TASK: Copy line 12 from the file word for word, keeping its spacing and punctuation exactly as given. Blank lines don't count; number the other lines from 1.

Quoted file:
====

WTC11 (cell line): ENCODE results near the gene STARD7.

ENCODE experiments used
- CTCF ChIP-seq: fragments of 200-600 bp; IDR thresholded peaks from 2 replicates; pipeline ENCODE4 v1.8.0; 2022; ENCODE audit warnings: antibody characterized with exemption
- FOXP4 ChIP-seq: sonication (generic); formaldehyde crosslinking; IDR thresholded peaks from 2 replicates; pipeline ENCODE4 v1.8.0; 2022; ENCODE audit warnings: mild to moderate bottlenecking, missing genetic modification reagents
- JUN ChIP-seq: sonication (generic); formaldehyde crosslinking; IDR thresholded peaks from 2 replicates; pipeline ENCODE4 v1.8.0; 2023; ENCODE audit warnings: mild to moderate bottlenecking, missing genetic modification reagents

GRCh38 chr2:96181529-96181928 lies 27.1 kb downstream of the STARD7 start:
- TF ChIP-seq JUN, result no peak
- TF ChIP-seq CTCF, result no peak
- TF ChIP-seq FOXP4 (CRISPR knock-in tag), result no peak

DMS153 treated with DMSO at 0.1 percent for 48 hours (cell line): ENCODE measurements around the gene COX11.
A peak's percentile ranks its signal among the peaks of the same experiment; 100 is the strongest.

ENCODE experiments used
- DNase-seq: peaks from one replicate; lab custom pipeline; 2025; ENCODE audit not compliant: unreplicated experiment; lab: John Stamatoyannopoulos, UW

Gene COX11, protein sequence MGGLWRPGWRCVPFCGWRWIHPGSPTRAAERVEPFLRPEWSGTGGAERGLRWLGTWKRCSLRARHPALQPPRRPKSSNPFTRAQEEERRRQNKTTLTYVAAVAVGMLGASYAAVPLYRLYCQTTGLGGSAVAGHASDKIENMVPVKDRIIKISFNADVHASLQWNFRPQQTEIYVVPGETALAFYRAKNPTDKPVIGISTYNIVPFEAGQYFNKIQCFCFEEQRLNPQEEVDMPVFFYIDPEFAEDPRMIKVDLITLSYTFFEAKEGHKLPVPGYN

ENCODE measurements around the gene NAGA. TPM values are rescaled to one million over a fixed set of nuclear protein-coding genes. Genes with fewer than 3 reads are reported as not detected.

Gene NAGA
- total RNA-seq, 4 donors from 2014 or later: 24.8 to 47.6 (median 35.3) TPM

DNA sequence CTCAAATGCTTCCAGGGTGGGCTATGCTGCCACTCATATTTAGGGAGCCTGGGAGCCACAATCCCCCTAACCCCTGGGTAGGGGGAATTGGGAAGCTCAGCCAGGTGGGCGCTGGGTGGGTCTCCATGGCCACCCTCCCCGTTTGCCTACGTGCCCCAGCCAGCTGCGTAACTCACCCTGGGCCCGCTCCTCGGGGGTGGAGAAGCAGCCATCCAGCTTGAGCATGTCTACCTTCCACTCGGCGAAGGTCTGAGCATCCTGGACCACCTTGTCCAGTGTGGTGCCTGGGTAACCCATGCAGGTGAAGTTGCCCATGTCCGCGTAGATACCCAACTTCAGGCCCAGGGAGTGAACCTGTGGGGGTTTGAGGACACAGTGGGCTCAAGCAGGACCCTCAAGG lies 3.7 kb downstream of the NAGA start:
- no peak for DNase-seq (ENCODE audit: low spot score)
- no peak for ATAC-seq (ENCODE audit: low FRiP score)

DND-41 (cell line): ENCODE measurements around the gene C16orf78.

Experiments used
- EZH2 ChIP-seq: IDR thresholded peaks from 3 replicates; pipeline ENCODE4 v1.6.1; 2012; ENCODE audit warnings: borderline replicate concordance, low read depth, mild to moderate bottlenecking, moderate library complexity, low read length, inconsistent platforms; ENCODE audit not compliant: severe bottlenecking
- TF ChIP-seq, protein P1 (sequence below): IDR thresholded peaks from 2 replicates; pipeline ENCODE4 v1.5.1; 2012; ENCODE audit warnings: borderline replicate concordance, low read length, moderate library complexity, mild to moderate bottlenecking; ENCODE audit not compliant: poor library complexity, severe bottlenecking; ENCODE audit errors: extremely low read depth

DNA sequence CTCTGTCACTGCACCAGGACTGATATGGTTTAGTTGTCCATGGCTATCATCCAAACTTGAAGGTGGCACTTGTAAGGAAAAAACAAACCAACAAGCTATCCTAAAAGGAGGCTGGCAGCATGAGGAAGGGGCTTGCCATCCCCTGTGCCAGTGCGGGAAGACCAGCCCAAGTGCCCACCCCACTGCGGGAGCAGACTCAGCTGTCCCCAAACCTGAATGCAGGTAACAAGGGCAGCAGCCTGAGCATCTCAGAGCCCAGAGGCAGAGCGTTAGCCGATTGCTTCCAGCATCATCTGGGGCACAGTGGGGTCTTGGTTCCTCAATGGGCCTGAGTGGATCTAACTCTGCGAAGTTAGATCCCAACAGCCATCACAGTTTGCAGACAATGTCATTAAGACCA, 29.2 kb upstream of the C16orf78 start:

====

ENCODE experiments used